15 May 2019

« E+C– is a lot of engineering and a lot of sense »

Photo_Guillaume_Carlier_BOUYGUES_0.jpg[INTERVIEW WITH : Guillaume Carlier, Group's CSR Manager - Bouygues]

France’s new newbuild environmental regulations (the “Elan” Act) are slated for introduction in 2020. Although these will be a big issue for the whole sector, the BePOSITIVE 2019 exhibition has seen stakeholders showing a united front and the availability of technologies to meet these new standards. Bouygues Building France Europe is a forerunner in tackling carbon issues in building construction. It has input a lot of feedback to the thought process in dealing with these new regulations.


What changes do the new 2020 environmental regulations (“RE2020”) involve ?

First let’s take note that buildings account for 27% of greenhouse gas emissions and 45% of primary energy consumption, making this sector a major action area. RE2020 will link energy performance to carbon and focus people’s thoughts on materials, which represent 80% of a building’s carbon footprint. It addresses not only the choice of materials but also their transport, volume, mix, and eventual disposal (reuse/recycling), radically changing the way buildings are constructed. All-concrete is finished. Exit the all-important logic of prices and lead times; enter a more bespoke approach, where each project must deal with its site, its constraints, and moreover its potential. A new outlook is needed in order to put forward inventive construction solutions tailored to each project, which in turn calls for some high-potency engineering. Project owners aiming for low-carbon performance are turning their sights toward the design-execution markets, which embrace the new, integrated approach to environmental objectives.


Will building to RE2020 standards be more costly ?

When the BBC (low-consumption building) label came out, pre-empting the 2012 thermal regulations, the talk was of a 20% overcost. Today, all new buildings meet those criteria, and yet they work out no more costly. We are still experimenting though, this time with the E+C– (positive energy, lower carbon) label, which anticipates RE2020. The first investment needed is therefore in grey matter. Working and purchasing processes need changing, trades restructuring. And part of that investment is down to project owners, who should bear in mind that the solutions on offer are also cost-savers. In the site phase, for example, sourcing closer to the job saves fuel and transport costs, and using prefabricated CLT sections reduces handling costs and shortens construction times. And then there’s the optimization of occupation costs thanks to lower energy use. RE2020 is stimulating a positive feedback loop, but as with all major changes, the first step is investment, study, and experiment. The BBC Association capitalizes on the feedback from tens of BBCA-accredited construction and renovation projects, enabling fine adjustment of the thresholds set in the future regulations and underpinning their standardization.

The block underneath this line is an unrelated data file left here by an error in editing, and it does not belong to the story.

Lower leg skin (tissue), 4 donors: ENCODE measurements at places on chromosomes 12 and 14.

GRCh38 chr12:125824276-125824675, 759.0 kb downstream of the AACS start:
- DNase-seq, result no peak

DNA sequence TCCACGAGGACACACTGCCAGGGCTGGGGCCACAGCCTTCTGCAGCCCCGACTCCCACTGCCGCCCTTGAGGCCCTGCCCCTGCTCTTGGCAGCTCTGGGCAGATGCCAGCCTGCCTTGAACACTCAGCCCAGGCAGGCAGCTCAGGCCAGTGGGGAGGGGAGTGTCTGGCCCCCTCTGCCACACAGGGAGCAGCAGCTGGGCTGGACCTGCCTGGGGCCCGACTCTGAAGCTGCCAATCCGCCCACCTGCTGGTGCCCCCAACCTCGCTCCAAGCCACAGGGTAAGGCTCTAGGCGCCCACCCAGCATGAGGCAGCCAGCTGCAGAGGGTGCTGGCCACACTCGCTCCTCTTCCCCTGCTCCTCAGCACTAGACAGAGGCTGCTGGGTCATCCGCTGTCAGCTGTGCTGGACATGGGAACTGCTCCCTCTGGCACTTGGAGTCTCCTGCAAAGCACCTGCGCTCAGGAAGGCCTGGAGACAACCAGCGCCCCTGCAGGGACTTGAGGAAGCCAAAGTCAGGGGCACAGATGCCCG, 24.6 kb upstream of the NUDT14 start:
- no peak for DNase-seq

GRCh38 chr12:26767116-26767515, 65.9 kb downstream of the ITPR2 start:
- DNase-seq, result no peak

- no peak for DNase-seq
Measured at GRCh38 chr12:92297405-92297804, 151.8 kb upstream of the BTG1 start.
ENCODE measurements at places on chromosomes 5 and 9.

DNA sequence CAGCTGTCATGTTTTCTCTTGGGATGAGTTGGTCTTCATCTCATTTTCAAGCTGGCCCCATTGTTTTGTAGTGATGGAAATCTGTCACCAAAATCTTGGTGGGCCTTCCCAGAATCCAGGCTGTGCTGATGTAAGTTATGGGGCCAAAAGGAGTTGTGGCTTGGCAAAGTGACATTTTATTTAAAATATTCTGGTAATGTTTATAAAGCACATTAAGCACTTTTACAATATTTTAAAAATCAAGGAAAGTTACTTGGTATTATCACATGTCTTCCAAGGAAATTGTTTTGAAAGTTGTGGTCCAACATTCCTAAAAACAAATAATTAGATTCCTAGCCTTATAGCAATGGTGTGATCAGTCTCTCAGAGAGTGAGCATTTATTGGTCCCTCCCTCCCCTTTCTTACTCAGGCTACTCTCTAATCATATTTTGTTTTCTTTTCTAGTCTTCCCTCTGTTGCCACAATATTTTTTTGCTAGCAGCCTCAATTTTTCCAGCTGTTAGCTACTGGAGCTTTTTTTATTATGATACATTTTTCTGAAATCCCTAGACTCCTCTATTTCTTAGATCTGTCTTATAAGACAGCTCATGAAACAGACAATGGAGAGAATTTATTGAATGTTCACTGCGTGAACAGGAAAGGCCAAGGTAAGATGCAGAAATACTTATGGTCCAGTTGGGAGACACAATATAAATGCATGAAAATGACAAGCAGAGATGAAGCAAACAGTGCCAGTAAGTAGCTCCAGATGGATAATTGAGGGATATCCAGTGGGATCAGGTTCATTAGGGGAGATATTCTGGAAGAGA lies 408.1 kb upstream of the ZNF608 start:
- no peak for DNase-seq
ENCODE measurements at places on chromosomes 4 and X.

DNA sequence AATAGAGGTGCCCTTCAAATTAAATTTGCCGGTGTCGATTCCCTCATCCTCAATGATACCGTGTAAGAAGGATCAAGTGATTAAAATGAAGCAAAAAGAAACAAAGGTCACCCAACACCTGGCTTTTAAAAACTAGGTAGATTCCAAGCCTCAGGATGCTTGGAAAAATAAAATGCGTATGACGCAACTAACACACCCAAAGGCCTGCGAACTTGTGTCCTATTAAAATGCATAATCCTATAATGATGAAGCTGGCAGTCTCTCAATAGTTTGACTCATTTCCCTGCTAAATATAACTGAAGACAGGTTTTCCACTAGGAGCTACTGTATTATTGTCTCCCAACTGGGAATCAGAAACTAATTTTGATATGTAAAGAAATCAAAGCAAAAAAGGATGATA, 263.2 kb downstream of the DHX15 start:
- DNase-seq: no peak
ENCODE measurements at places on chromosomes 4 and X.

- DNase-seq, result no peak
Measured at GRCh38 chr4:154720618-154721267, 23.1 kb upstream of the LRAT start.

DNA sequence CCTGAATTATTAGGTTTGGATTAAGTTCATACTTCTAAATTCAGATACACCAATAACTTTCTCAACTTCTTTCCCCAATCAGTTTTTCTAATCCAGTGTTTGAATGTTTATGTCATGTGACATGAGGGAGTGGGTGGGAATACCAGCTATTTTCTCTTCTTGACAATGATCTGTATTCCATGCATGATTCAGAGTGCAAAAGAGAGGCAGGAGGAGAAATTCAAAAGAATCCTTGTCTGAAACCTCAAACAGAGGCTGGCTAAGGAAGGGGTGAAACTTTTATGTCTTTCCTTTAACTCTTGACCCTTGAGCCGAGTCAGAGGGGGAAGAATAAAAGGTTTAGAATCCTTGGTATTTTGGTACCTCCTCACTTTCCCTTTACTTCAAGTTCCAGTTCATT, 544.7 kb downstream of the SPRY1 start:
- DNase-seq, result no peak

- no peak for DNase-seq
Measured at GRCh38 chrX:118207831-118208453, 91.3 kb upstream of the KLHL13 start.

What recent building would you single out as typifying the RE2020 approach ?

In early 2016, we delivered 15 homes in the middle of a block in rue des Ardennes, Paris (see photo below). It was a very constricted environment, with all site supplies having to enter through a carriage porch. Then there was an underground car park beneath the site. Instead of demolishing it, we opted for a lightweight timber/concrete construction, using predominantly solid timber CLT. All the earth excavated from the site was reused, giving an overall carbon footprint of –160kg CO2/m² floor area. Energy wise, 35% of the domestic hot water comes from solar heating, while the rest, along with the heating comes from a collective gas-fired compensation boiler. This operation, small as it is, demonstrates that we don’t have to demolish to rebuild from scratch. With a good dose of common sense, constraints become opportunities.

Visuel_illustration_article_crédit_Bouygues_0_0.jpg


What’s the best way to prepare stakeholders for RE2020 ?

Experiments and sharing of results are essential. For example, in framing the 2012 thermal regulations, not enough attention was paid to user behaviour, yielding poor results compared with those of the models. There’s also a need for venues where professionals can trade ideas, share their feedback, gradually build a new common culture. Trade shows like BEPOSITIVE are very interesting because they make this overview possible by carving out a date for building and manufacturing firms to meet project owners.

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